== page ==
Christmas boxes of joy

Our Otahuhu Youth Justice team partnered with Counties West Police and Blue Light to help to bring boxes of Christmas joy to thousands of Auckland families.

Published on
19 Dec 2017
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The Oranga Tamariki/New Zealand Police team joined hundreds of volunteers at the annual Christmas Box event in Penrose, packing food into 10,250 boxes. 

Youth Aid Constable Ben Poluleuligaga says it was great that Oranga Tamariki was part of the Police presence at the packing day.

“It’s important that we continue the relationship we have in our day to day work because we deal with the same families and we see the struggles that our kids and their families are going through.”

Youth Justice Supervisor Ruth Akaroa sees connecting with the community as very important. “This is us on the frontline…coming out to community, reconnecting back with community, with wider stakeholders and with the sponsors who’ve donated goods to make this event happen to help to give back to those families in need over the Christmas period,” she says.

Working together

Ruth says it’s important that Oranga Tamariki and Police are seen to be working in partnership.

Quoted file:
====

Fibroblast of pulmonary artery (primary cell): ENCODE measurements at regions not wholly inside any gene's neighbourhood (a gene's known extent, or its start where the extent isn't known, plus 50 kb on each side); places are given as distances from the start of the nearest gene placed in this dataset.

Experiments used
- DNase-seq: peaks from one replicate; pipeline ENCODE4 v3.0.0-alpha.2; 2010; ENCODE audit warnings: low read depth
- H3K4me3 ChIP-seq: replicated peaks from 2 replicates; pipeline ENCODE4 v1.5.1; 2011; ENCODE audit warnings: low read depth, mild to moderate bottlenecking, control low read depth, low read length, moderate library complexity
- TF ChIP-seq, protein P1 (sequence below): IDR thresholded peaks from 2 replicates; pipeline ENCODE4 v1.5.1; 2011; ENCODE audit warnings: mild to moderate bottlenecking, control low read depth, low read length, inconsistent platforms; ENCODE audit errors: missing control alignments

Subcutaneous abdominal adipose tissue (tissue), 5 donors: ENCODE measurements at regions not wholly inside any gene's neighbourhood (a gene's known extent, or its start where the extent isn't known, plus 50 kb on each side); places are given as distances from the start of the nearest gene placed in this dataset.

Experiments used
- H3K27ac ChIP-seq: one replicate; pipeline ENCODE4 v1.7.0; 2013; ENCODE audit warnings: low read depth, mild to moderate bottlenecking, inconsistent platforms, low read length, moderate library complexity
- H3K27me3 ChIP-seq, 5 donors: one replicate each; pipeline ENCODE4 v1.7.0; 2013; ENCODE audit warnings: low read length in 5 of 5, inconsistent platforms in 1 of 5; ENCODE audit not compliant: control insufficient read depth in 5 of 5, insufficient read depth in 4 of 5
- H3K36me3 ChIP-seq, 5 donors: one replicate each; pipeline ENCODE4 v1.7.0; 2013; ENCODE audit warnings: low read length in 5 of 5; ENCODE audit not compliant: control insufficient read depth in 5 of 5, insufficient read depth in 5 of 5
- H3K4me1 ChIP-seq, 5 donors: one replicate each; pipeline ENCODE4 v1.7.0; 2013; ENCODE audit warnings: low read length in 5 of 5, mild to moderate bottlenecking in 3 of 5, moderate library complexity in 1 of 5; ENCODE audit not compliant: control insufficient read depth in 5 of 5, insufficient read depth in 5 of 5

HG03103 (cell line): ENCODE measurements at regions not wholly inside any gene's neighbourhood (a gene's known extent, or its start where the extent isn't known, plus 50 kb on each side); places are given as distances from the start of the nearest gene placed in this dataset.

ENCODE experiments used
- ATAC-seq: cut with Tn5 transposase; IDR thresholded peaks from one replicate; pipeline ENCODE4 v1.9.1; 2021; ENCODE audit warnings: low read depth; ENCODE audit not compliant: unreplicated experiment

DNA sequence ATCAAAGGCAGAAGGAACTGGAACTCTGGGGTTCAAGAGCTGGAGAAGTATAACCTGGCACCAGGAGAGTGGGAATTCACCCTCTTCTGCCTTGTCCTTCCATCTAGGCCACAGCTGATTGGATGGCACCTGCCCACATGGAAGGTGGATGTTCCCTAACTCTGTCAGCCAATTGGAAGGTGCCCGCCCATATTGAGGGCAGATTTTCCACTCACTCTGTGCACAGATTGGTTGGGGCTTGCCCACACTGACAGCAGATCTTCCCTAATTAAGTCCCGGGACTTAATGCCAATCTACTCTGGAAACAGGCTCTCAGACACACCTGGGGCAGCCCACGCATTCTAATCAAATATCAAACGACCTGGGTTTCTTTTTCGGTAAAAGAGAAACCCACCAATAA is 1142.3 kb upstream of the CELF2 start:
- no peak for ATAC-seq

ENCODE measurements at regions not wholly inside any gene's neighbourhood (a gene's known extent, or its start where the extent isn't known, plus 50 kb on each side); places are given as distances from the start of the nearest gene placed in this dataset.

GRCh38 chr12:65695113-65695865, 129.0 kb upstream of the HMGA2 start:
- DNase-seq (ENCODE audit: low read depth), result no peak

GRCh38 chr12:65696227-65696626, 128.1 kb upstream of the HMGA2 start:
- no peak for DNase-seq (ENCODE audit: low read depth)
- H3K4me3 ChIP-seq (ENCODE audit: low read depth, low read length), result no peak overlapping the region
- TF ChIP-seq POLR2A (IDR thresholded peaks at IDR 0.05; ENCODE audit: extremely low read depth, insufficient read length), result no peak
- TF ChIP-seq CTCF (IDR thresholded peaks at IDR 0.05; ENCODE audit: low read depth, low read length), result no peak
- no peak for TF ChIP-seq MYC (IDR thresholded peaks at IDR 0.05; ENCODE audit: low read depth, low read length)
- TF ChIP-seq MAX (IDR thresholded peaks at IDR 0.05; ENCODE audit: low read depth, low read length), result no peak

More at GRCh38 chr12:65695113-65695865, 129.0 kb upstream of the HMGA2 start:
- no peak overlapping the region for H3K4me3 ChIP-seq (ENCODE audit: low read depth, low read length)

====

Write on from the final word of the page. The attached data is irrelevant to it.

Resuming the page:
“It’s important we are seen together, especially in our area working with our young people, high risk youth offenders as well, living in the Mangere area especially."

"We need to have a forefront public face out there to let them know we’re still ‘everyday people’ outside the work we do.”

 Ruth says agencies are working closer together now and it’s promising to see new initiatives being implemented into the community. 

"We continue working in partnership to help them get back on track with their lives”

Ruth Akaroa, Youth Justice Supervisor
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Jasmine Morgan - Youth Justice Social Worker, Ruth Akaroa - Youth Justice Supervisor, and Carthy Molai - Youth Justice Co-ordinator

Working differently

An initiative the Otahuhu Youth Justice team is piloting is coordinating interagency visits to young people at the Korowai Manaaki Youth Justice Residence in south Auckland.

“We want to reduce the number of young people on remand, so it’s key that social workers are having meaningful engagement with young people while they are in custody. It’s equally important that Police visit the young people in residence," Ruth says.

“As a Youth Justice Supervisor the thing for me is to work with the Police and bring them through to the residences, so they see our young people in custody in a different light, and vice versa,” Ruth says.